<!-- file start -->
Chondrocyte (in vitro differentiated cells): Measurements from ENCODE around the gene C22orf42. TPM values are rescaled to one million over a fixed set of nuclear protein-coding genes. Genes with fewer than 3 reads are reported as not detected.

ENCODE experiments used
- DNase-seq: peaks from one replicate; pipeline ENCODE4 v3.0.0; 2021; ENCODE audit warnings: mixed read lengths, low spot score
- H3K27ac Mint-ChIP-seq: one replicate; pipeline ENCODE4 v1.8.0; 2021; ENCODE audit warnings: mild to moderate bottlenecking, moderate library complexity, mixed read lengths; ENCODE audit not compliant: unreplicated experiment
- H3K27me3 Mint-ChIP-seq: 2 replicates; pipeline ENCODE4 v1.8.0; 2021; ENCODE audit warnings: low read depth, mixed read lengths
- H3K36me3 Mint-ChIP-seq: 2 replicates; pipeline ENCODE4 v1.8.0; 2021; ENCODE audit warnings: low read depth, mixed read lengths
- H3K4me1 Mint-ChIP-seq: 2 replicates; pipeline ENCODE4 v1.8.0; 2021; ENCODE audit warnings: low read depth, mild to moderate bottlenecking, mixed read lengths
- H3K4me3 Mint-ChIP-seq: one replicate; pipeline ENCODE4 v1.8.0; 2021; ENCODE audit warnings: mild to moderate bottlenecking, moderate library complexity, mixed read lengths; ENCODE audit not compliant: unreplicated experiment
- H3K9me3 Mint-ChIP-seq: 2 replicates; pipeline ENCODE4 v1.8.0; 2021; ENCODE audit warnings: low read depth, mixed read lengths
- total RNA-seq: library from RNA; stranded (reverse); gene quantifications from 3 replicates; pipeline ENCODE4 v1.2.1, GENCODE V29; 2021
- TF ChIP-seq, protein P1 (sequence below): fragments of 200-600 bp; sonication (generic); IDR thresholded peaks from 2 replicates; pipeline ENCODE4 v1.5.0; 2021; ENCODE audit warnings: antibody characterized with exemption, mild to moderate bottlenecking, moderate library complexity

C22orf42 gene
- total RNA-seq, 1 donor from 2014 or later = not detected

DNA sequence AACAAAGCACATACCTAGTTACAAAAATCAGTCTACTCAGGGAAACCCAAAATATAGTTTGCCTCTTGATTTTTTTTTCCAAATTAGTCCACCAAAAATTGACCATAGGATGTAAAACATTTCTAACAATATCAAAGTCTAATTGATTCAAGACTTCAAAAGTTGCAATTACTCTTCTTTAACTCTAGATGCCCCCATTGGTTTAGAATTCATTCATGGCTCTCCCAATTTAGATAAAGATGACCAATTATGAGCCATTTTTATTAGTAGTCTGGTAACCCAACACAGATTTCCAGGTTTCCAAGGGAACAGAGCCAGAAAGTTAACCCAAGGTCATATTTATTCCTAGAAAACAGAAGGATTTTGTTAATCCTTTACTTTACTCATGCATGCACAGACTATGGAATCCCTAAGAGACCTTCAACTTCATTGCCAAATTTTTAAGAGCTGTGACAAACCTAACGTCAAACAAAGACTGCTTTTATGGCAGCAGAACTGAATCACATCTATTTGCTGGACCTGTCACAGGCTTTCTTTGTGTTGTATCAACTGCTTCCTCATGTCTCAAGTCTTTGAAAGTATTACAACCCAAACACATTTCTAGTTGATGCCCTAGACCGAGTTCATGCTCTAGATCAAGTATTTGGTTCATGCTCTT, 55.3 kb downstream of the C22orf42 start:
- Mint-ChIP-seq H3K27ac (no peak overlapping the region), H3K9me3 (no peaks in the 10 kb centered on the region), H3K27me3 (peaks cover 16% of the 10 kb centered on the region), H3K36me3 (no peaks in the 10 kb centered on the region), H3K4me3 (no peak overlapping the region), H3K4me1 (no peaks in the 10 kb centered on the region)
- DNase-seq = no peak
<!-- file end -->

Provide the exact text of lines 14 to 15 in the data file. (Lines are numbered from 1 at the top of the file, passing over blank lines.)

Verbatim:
DNA sequence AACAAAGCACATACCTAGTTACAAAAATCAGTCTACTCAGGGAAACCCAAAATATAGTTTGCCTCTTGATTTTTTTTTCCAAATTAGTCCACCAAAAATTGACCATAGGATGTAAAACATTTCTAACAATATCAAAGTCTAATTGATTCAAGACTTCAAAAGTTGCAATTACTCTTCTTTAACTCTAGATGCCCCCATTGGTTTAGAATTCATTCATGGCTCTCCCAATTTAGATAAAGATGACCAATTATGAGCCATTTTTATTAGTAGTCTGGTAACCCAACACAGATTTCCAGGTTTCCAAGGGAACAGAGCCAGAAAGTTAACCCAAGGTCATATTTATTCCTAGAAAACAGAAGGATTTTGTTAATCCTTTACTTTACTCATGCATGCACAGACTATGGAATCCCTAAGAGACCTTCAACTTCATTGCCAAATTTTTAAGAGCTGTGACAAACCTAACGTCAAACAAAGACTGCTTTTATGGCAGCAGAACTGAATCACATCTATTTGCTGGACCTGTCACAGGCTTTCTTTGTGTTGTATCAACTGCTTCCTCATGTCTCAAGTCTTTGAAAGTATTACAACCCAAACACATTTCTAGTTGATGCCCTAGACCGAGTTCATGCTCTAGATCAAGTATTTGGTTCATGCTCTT, 55.3 kb downstream of the C22orf42 start:
- Mint-ChIP-seq H3K27ac (no peak overlapping the region), H3K9me3 (no peaks in the 10 kb centered on the region), H3K27me3 (peaks cover 16% of the 10 kb centered on the region), H3K36me3 (no peaks in the 10 kb centered on the region), H3K4me3 (no peak overlapping the region), H3K4me1 (no peaks in the 10 kb centered on the region)